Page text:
LB: The most impactful thing for me was hearing Oprah Winfrey when she gave her speech [at the Golden Globes], saying, “A new day is on the horizon.” I felt that was a clarion call to me personally. I know Oprah was talking to a room of people and it was broadcast live, but I felt as if she was speaking directly to me—not just encouraging me, but imploring me to come and help in this space. Working with women, particularly those in sports most recently, has been my struggle, my fight, my interest, my passion for a very long time. I see the work that I have the privilege of doing now as a very natural extension of what I’ve done my entire life. This is a special moment in time. We are witnessing an inflection point for women. I consider this the civil-rights movement of the 21st century.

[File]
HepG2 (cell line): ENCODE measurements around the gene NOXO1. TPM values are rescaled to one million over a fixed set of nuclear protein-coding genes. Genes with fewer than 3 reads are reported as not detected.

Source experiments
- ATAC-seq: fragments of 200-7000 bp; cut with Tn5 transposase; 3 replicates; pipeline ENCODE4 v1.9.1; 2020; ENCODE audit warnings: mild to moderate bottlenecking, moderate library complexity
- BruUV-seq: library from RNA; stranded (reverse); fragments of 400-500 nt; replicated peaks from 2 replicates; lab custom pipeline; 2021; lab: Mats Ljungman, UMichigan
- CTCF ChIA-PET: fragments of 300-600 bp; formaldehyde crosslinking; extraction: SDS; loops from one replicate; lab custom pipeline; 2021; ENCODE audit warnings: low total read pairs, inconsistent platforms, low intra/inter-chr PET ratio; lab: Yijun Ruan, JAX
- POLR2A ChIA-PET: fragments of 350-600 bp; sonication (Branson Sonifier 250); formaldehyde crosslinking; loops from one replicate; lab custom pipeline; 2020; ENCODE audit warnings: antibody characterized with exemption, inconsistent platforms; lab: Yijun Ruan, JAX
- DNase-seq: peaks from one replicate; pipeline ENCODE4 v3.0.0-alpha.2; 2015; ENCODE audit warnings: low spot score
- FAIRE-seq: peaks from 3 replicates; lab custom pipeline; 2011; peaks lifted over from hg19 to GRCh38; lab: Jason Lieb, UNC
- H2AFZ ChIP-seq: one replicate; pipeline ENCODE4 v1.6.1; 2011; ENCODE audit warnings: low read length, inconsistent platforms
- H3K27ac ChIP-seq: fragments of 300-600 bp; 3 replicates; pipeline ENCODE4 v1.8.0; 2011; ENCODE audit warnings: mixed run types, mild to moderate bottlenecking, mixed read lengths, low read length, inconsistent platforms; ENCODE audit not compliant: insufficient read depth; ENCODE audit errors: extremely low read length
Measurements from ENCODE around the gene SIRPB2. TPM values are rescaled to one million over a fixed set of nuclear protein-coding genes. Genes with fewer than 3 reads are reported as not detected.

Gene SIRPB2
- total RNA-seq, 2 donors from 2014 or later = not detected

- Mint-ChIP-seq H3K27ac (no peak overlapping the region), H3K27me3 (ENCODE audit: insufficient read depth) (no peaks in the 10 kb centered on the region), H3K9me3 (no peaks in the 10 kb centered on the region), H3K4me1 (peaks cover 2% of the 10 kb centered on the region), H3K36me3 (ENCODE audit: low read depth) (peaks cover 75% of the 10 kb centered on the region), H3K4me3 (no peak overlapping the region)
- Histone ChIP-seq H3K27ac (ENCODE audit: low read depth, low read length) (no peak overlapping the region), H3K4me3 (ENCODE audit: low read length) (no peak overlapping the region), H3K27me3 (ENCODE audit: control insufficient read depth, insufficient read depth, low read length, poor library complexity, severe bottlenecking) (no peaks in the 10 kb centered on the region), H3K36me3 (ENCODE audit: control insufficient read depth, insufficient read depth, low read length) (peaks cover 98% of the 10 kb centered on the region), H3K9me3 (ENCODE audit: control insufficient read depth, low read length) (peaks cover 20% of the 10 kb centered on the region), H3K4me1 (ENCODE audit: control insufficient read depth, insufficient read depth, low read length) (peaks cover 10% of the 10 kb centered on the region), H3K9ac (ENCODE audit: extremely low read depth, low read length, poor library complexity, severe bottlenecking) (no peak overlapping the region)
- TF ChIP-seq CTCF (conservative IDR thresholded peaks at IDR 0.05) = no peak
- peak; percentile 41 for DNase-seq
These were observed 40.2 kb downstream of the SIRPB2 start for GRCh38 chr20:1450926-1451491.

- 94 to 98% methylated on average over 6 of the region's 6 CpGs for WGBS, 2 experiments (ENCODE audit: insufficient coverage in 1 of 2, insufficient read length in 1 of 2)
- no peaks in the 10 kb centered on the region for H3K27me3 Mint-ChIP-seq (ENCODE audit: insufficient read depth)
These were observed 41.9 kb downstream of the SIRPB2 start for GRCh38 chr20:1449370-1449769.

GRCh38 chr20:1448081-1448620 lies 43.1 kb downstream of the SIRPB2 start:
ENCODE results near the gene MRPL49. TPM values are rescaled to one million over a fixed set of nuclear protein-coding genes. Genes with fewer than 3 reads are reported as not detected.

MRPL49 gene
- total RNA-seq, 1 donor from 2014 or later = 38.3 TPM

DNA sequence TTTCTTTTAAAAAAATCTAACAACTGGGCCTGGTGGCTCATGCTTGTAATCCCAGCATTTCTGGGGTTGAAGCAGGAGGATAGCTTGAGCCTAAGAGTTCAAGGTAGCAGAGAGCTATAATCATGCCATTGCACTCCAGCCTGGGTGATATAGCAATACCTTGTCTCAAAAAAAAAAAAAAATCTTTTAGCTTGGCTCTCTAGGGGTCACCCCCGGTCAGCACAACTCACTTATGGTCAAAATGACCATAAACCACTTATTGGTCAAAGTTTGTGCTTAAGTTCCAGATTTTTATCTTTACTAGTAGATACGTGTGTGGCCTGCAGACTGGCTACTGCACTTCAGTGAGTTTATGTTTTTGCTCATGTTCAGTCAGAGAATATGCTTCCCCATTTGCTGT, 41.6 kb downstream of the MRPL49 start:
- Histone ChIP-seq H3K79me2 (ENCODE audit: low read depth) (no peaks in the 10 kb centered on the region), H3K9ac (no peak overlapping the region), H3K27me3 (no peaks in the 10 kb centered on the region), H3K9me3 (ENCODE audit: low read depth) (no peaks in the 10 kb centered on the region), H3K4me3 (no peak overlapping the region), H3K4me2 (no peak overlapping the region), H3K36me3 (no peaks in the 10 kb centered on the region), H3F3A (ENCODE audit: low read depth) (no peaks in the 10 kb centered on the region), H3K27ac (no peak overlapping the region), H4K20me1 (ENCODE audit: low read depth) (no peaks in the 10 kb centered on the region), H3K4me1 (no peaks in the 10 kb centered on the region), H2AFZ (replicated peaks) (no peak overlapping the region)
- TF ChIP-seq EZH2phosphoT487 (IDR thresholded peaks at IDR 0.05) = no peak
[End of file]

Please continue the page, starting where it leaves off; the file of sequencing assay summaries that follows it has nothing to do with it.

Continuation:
MC: How did leading the WNBA inform your current role? WNBA players are paid less and receive far less attention than their NBA counterparts.

LB: Women are frankly not valued anywhere equal to men. We have only to look at the fact that women are paid a percentage of what men are paid on a regular basis. That is true, unfortunately, in every industry and in every sector. Working with the WNBA, I had to remind everyone that the league is only 22 years old, as opposed to its male peer, which is 72 years old. That is 50 years of building that organization, that brand, that fan base, the equity that is in that property. I don’t make an excuse. But it’s a fact that the NBA is older and more stable. The WNBA deserves that same type of recognition, but it comes over time.